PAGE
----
But discussions of WhatsApp (owned by Facebook) and other messaging apps like Signal soon gave way to attitudes and principles behind the use of these technologies. Within any activist community, products and practices become widely accepted through word of mouth so I did appreciate the general sentiment that education of privacy and encryption are important for all regardless of race, socioeconomic class, age, country of origin, etc. For instance, Matthew Mitchell spoke about his efforts to educate black communities on encryption through events like cryptoparties held in Harlem. The reasoning is that the NSA, DHS and other law enforcement agencies are continually monitoring citizens, especially those that participate in movements such as Black Lives Matter.
There were more than a few indirect jabs at myself and older generations; that were out of touch and ‘just don’t get it’ when it comes to hacking, privacy, and encryption. I grew up hacking games, spent some time cracking passwords and using online bulletin boards with old school 110 baud acoustic modems. My hacking was never done for monetary gain nor to send a message to political or business leaders but rather to have fun. The term ‘hacking’ has gotten a bad rap in recent years; innocent fun and curiosity is not longer associated with the word. Now the headlines provide the common definition involving hard core theft of data, IP, credit cards in the dark web, and extorting innocent users with ransomware. For all of it’s good, the Internet will always have a dark side for illegal hackers to exploit. Us older folks might be trying to hold onto the reigns of the Internet but we also see the writing on the wall. Hacking can empower individuals to get attention, cause havoc, or disrupt people, governments, and political parties. But if activists cross the line and start to exploit vulnerabilities in computer networks just to be heard, there are some inherent dangers and consequences they will face down the road.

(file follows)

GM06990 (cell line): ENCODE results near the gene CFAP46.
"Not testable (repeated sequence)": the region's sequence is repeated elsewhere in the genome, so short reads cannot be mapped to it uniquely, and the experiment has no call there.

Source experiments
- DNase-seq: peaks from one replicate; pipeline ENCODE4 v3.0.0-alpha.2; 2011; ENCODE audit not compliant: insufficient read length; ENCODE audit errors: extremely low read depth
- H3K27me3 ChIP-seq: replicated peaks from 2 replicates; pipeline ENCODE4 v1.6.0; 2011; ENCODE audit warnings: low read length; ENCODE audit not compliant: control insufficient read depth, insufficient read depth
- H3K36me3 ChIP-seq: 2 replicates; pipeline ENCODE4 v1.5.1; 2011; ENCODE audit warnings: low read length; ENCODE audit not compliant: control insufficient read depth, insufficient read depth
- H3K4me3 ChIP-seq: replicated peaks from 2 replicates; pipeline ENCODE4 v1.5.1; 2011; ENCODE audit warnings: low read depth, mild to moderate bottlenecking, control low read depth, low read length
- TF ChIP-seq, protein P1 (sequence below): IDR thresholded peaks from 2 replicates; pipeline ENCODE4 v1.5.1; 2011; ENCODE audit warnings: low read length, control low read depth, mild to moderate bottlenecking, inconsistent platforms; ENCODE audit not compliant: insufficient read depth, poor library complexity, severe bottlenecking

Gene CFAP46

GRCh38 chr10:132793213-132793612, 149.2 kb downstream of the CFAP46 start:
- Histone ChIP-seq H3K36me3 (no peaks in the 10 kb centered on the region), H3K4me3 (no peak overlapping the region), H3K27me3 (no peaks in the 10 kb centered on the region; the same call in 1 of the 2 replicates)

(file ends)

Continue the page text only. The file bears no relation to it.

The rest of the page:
Overall, I enjoyed the event. It was a pleasant change from my usual suit and tie cybersecurity presentations. And there were more practitioners than theorists, even if many of them were only there because of a TV show or a tech website. In the end, it doesn’t matter how or why they got there. It only matters that people see a need for change and are willing to risk safety and privacy for what they believe is right. After all, many hacktivists feel that undermining the American power structure continues to be the most patriotic thing an American can do to and for their country.